Earth's Magnetic Field Booms Like a Drum, But No One Can Hear It

Live Science | 2/12/2019 | Staff
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You may not be able to hear it, but Earth's magnetic shield booms like a drum when it's bombarded by strong impulses, including those from solar wind, a new study finds.

Every time an impulse strikes the shield's outer boundary — a region known as the magnetopause — jolts ripple through its surface and then are reflected back once they reach the magnetic poles, just like the face of a drum ripples as a percussionist beats it.

Dayside - Side - Field - Earth - Sun

The dayside magnetosphere, the side of the magnetic field directly between the Earth and the sun, is a vast place. It usually extends some 10 times the radius of the Earth toward the sun, or about 41,000 miles (66,000 kilometers), said study lead researcher Martin Archer, a space plasma physicist at Queen Mary University of London.

In this artist’s rendition, a plasma jet impact (yellow) generates standing waves at the magnetopause boundary (blue) and in the magnetosphere (green). The outer group of four THEMIS probes recorded the flapping of the magnetopause over each satellite in succession.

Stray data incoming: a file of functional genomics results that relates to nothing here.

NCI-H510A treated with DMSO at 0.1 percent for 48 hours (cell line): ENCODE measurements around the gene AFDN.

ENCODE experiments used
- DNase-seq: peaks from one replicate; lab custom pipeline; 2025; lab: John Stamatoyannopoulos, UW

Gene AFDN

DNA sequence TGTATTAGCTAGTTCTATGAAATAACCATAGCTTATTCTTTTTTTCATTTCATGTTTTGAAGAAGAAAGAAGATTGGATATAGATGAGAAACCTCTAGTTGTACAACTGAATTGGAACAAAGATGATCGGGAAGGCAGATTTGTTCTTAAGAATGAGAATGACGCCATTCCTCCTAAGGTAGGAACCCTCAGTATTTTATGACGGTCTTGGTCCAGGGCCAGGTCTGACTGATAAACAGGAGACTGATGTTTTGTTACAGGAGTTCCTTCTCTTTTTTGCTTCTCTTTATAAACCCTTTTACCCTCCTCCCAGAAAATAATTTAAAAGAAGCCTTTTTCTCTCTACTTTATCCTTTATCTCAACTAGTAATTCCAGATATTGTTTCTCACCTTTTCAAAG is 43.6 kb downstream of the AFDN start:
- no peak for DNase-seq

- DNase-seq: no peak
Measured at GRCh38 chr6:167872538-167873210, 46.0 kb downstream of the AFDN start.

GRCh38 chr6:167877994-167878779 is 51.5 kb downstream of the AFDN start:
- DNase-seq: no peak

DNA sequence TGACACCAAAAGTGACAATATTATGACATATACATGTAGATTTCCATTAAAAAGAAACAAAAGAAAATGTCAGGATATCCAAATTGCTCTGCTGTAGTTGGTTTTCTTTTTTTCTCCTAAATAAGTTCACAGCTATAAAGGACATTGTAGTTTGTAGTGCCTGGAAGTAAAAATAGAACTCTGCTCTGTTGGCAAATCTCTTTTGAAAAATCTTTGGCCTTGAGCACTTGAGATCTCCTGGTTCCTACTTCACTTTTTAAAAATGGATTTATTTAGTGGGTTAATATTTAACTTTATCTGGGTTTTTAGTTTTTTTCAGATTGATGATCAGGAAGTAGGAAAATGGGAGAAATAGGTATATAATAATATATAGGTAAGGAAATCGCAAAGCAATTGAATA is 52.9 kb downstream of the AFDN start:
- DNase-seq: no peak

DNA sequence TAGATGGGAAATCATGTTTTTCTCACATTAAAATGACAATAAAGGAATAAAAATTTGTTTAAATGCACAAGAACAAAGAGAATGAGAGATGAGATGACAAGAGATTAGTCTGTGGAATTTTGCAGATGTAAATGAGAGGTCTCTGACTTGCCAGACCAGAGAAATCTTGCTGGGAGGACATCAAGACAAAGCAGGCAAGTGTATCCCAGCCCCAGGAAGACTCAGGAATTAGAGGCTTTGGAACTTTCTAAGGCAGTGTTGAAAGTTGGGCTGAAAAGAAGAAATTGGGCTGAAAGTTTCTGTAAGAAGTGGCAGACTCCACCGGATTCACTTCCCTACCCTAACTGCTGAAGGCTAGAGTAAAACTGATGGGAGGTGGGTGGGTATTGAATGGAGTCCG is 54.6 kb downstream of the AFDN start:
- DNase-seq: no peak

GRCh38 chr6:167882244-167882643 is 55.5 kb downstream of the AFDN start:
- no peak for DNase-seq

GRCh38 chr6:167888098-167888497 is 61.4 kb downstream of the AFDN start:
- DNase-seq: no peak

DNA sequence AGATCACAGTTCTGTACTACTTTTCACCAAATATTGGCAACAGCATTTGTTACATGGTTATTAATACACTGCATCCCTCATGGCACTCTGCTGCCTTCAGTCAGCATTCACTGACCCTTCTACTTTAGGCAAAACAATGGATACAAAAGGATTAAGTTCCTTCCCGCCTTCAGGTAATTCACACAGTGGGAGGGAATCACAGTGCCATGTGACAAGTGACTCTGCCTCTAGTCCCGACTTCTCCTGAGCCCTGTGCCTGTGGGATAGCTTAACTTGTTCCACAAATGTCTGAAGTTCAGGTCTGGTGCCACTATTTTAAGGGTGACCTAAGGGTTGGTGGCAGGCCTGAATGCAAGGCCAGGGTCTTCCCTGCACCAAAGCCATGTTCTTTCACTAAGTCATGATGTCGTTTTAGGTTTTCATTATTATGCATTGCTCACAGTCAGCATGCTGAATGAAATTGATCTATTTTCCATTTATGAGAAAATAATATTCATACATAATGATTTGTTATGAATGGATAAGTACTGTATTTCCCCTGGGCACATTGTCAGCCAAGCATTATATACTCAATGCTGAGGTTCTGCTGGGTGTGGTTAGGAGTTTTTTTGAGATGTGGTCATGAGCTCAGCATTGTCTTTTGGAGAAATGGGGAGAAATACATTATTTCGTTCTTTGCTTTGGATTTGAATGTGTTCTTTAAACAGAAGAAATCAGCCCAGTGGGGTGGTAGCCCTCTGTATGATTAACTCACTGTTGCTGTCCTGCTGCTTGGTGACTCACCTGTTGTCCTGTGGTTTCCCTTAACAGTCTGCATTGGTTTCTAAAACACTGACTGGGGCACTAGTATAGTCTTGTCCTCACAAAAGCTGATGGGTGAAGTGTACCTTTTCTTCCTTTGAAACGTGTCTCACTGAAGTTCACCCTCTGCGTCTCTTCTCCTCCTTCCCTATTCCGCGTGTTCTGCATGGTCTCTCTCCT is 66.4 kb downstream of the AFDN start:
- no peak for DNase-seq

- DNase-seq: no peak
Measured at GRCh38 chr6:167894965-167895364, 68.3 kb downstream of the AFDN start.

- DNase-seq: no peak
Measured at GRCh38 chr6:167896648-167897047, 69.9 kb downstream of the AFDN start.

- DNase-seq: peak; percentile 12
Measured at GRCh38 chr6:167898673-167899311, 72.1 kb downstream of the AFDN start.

Movements - Magnetopause - Flow - Energy - Earth

Movements in the magnetopause can impact the flow of energy within Earth's space environment, Archer noted. For instance, the magnetopause can be impacted by solar wind, as well as charged particles in the form of plasma that blow off the sun. These interactions with the magnetopause, in turn, have the potential to damage technology, including power grids and GPS devices.

Although physicists had proposed that blasts from space could vibrate the magnetopause like a drum, they had never seen it in action. Archer knew this would be a challenging phenomenon to capture; one would need several satellites in just the right places at the right time (that is, just as the magnetopause was blasted with a strong impulse). These satellites, it was hoped, would not only capture the vibrations but also rule...
(Excerpt) Read more at: Live Science
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